Since the start of the Palestinian violence almost two years ago, Samech Zakout, a 19-year-old Israel Arab from Ramle, said he has lost all of the Jewish friends he once had.
"They think Iím a terrorist," he lamented.
But Zakout said he has made three new Jewish friends at Open House since joining this community center six years ago that fosters Israeli Arab-Jewish relations. And Zakout said he hopes to make other Jewish friends through his music.
Israeli Prime Minister Ariel Sharon walked a tightrope this week, trying to downplay the significance of an Israeli troop withdrawal from Bethlehem to mollify the political right while at the same time giving the green light to proceed with pullbacks elsewhere.
"All that Israel has done is to pull a few jeeps and tank transporters out of the center of Bethlehem," Israel Radio quoted Sharon as telling his security cabinet Wednesday, even as concern increased about Iraq attacking Israel.
Israeli officials continued their crackdown on Palestinian militants this week, including charging a top Palestinian leader with murder, while early elections suddenly loomed as a possibility and Haifa's mayor announced his candidacy for the Labor Party leadership.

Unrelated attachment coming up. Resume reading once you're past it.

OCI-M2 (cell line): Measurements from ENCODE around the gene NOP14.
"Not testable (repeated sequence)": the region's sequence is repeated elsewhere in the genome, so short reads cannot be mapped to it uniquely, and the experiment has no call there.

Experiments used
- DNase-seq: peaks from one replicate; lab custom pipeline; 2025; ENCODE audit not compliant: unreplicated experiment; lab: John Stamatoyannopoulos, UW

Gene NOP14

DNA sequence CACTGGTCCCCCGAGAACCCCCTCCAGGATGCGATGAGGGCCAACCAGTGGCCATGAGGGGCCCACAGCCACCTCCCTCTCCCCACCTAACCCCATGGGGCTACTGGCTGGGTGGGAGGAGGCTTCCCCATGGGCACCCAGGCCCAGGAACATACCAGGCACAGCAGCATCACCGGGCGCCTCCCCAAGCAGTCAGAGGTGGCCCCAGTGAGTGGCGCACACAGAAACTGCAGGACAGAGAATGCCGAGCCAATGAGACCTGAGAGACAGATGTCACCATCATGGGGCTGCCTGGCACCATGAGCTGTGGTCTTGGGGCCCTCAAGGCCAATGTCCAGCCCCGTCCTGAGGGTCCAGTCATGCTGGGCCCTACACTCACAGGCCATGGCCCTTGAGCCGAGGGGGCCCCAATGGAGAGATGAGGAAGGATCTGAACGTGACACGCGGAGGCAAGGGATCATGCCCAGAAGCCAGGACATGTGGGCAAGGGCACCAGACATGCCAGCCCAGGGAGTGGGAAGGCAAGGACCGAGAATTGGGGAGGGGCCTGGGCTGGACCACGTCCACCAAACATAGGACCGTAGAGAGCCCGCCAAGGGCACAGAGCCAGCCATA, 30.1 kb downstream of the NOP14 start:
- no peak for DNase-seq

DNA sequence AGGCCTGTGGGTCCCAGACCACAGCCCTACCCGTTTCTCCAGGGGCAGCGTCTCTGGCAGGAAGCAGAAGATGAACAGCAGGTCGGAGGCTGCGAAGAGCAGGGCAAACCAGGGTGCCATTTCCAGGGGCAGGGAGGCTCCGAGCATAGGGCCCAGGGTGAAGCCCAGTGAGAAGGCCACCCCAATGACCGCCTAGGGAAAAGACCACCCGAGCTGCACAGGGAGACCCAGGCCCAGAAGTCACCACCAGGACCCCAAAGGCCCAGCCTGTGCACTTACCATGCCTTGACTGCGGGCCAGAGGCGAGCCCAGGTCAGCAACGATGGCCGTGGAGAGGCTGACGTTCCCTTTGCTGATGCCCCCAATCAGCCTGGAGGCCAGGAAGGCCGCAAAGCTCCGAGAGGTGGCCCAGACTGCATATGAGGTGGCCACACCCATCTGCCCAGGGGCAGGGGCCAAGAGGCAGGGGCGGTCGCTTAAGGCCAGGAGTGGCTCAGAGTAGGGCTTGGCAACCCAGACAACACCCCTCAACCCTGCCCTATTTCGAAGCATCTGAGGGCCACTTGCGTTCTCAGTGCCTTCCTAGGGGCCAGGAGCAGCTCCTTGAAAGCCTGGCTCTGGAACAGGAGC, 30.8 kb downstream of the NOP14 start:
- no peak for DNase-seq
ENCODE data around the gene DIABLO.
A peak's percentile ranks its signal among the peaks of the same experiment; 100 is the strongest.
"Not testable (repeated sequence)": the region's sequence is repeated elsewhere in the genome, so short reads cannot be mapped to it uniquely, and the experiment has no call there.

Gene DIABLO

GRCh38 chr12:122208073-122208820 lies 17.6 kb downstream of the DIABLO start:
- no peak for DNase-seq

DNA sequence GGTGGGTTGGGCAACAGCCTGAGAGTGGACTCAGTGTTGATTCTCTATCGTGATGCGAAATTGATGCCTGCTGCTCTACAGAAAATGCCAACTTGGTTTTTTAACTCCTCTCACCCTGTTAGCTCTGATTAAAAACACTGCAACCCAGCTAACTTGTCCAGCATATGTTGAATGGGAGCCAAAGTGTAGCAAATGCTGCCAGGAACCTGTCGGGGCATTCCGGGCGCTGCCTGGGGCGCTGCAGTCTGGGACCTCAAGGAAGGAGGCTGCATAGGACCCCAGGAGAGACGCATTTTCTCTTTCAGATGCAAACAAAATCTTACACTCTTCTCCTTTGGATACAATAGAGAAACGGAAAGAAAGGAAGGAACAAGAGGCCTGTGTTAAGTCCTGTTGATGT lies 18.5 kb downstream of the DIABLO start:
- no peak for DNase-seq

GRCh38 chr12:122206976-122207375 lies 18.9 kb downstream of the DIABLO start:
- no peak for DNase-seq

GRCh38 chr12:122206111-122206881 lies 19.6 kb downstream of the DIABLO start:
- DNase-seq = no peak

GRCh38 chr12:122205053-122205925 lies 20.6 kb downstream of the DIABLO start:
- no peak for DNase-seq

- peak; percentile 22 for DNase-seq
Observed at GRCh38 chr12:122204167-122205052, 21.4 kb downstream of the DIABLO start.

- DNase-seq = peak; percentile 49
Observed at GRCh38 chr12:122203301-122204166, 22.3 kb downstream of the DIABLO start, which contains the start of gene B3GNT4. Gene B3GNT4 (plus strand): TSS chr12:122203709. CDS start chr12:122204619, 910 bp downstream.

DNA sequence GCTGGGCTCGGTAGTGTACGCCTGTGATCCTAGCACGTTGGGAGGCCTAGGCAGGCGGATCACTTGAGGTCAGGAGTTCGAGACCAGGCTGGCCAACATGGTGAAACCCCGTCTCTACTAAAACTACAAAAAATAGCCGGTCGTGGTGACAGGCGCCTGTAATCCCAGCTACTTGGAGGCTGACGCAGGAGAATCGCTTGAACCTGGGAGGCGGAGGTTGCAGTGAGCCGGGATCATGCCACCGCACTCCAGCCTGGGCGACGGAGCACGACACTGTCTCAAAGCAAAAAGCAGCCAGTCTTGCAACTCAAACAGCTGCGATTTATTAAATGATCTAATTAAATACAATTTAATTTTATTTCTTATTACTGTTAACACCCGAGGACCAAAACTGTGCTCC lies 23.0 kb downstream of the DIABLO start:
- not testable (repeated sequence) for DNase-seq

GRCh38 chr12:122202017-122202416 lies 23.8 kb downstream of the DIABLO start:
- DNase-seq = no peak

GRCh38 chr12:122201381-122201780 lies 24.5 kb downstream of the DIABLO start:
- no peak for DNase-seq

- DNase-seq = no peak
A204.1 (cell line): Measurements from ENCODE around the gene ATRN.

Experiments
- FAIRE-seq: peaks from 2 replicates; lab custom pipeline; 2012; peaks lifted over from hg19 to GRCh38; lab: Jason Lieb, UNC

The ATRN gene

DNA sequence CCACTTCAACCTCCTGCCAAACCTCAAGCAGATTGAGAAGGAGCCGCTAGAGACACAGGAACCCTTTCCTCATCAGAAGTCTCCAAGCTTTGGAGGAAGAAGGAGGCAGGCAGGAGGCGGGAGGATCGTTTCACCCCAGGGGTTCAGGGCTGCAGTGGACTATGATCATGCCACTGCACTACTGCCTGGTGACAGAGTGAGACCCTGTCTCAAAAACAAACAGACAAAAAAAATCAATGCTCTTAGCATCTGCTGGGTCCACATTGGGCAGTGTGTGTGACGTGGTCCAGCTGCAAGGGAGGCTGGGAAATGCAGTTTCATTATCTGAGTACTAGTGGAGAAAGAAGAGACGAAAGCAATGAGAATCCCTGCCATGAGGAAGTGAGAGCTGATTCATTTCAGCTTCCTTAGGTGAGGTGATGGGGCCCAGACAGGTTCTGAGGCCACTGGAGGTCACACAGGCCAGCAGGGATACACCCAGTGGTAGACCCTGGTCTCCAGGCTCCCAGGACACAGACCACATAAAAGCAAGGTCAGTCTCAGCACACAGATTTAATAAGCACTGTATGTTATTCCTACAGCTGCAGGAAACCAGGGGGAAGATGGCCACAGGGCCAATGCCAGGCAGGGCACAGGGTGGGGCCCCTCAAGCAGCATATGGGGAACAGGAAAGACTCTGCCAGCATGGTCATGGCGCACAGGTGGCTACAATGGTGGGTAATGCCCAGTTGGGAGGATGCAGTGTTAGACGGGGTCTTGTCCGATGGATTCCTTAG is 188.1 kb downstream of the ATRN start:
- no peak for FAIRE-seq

In an indictment unsealed Wednesday in Tel Aviv District Court, Marwan Barghouti, 43, who once was touted as a successor to Palestinian President Yasir Arafat, was branded an "arch-terrorist whose hands are bloodied by dozens of terror actions."
When Israel's Deputy Foreign Minister Rabbi Michael Melchior was removed from a U.S. commercial plane last week by the pilot for posing a "security risk," it raised anew the enforcement of airline safety after Sept. 11.
The Aug. 8 incident marked the third time in recent months that a high-ranking Israeli delegation was barred from a flight because a pilot deemed them a security risk.
After another horrific week of Palestinian terrorism, punctuated by the killing Sunday of 13 Israelis that brought the Israeli death toll to more than 600 in 22 months, Israeli officials continued to seek new ways to deter future attacks.
There should have been birthday candles. Instead there were candles of mourning.
Janis Ruth Coulter would have been 37 last Monday. The petite blonde, who fell in love with Judaism while studying about the Holocaust in college, should have been celebrating with her friends and coworkers at the East Side offices of the Rothberg International School at The Hebrew University in Jerusalem, where she served as assistant director of the office of academic affairs.